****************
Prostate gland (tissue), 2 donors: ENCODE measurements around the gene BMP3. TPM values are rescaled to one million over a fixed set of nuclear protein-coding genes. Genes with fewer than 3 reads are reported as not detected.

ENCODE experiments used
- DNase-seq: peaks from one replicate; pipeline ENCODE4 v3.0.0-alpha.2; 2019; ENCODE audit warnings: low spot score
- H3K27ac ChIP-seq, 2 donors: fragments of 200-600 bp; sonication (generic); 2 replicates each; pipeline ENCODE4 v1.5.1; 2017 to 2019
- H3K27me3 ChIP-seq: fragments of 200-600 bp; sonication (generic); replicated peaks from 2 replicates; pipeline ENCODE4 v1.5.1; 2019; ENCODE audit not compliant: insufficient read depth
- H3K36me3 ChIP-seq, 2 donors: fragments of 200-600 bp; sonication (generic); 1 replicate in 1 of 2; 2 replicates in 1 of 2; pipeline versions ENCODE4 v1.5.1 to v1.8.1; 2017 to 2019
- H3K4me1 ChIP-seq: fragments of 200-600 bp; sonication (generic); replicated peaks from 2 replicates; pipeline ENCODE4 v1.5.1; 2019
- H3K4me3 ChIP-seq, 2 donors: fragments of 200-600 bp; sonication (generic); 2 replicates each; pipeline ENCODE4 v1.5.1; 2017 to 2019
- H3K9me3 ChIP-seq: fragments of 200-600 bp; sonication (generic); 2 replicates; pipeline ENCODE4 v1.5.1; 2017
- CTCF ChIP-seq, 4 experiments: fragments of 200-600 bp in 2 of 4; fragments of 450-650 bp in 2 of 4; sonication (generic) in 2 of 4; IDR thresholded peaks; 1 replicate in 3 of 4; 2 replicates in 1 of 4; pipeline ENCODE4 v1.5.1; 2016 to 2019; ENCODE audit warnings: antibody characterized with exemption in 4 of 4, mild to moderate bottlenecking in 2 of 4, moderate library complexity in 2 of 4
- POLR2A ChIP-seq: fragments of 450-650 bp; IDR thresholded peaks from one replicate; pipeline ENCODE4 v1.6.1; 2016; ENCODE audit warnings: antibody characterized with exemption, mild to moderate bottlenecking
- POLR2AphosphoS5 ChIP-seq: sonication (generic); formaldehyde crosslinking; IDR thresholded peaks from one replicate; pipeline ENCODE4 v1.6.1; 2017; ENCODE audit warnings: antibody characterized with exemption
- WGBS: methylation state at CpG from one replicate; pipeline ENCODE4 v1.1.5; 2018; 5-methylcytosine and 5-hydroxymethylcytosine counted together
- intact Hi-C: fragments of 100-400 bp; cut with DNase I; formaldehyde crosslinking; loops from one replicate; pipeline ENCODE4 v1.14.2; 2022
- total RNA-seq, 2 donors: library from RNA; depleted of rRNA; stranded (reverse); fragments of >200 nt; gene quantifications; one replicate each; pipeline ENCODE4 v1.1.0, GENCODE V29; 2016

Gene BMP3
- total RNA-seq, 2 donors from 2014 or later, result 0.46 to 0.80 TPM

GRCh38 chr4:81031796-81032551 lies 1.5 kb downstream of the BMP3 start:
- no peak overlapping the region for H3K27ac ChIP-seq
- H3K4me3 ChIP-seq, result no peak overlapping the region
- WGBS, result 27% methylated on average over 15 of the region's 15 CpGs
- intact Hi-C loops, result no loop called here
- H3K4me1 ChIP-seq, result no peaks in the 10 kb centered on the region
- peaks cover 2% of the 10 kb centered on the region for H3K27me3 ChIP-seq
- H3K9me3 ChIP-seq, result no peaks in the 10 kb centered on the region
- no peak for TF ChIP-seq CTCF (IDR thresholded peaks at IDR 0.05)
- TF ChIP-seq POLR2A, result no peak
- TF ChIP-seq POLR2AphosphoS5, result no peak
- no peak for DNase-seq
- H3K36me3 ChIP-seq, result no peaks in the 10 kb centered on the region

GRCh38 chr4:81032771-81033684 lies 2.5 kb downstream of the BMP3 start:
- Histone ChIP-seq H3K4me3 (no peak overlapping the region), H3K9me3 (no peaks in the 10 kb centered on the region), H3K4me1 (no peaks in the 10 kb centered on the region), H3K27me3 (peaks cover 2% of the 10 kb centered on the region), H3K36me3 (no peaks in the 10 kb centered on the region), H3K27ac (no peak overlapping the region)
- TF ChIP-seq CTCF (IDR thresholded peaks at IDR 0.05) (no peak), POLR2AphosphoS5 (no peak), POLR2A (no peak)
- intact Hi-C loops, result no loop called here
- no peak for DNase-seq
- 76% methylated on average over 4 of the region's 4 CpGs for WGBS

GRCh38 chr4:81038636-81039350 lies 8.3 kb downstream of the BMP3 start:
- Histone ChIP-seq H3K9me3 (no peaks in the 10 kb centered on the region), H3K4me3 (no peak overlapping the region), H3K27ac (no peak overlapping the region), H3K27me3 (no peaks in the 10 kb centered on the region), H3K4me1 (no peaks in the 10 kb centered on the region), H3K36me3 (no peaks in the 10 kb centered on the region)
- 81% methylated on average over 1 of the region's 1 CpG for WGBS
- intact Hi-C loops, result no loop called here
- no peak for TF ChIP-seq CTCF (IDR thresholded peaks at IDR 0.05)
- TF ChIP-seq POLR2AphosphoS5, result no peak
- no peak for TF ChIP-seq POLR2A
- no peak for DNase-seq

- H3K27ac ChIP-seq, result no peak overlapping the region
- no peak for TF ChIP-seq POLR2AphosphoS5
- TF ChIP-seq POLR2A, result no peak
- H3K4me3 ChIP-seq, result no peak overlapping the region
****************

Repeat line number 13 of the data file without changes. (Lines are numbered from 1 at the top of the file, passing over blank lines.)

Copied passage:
- WGBS: methylation state at CpG from one replicate; pipeline ENCODE4 v1.1.5; 2018; 5-methylcytosine and 5-hydroxymethylcytosine counted together